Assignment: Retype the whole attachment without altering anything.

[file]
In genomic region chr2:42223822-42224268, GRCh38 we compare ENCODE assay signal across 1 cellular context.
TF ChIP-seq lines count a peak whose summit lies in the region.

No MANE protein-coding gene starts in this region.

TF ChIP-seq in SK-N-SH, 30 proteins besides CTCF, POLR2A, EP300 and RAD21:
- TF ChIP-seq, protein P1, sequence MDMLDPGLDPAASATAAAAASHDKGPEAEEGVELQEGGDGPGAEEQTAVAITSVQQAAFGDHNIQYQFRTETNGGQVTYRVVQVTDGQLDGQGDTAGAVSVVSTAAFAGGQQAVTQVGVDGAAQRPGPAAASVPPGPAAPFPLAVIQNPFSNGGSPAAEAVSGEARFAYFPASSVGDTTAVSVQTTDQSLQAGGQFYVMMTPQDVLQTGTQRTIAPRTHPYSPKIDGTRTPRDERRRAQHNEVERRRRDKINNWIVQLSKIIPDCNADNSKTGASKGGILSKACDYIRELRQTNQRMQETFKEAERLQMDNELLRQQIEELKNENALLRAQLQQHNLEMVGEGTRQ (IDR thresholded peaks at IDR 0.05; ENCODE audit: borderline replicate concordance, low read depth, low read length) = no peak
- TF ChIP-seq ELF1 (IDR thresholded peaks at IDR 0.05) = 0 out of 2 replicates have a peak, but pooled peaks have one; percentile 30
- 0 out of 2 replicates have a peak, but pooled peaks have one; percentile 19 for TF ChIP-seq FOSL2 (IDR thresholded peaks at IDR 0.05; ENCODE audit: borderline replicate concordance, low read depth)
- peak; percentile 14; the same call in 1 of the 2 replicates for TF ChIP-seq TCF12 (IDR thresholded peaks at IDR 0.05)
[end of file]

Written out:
In genomic region chr2:42223822-42224268, GRCh38 we compare ENCODE assay signal across 1 cellular context.
TF ChIP-seq lines count a peak whose summit lies in the region.

No MANE protein-coding gene starts in this region.

TF ChIP-seq in SK-N-SH, 30 proteins besides CTCF, POLR2A, EP300 and RAD21:
- TF ChIP-seq, protein P1, sequence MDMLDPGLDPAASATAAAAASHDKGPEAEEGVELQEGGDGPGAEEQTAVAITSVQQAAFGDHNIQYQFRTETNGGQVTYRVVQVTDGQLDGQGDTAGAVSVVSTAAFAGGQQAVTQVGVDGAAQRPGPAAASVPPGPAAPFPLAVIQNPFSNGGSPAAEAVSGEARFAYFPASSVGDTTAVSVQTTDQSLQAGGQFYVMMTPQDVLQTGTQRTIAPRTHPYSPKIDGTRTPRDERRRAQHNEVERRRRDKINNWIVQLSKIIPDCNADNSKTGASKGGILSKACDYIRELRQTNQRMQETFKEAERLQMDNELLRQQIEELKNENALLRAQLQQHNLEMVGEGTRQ (IDR thresholded peaks at IDR 0.05; ENCODE audit: borderline replicate concordance, low read depth, low read length) = no peak
- TF ChIP-seq ELF1 (IDR thresholded peaks at IDR 0.05) = 0 out of 2 replicates have a peak, but pooled peaks have one; percentile 30
- 0 out of 2 replicates have a peak, but pooled peaks have one; percentile 19 for TF ChIP-seq FOSL2 (IDR thresholded peaks at IDR 0.05; ENCODE audit: borderline replicate concordance, low read depth)
- peak; percentile 14; the same call in 1 of the 2 replicates for TF ChIP-seq TCF12 (IDR thresholded peaks at IDR 0.05)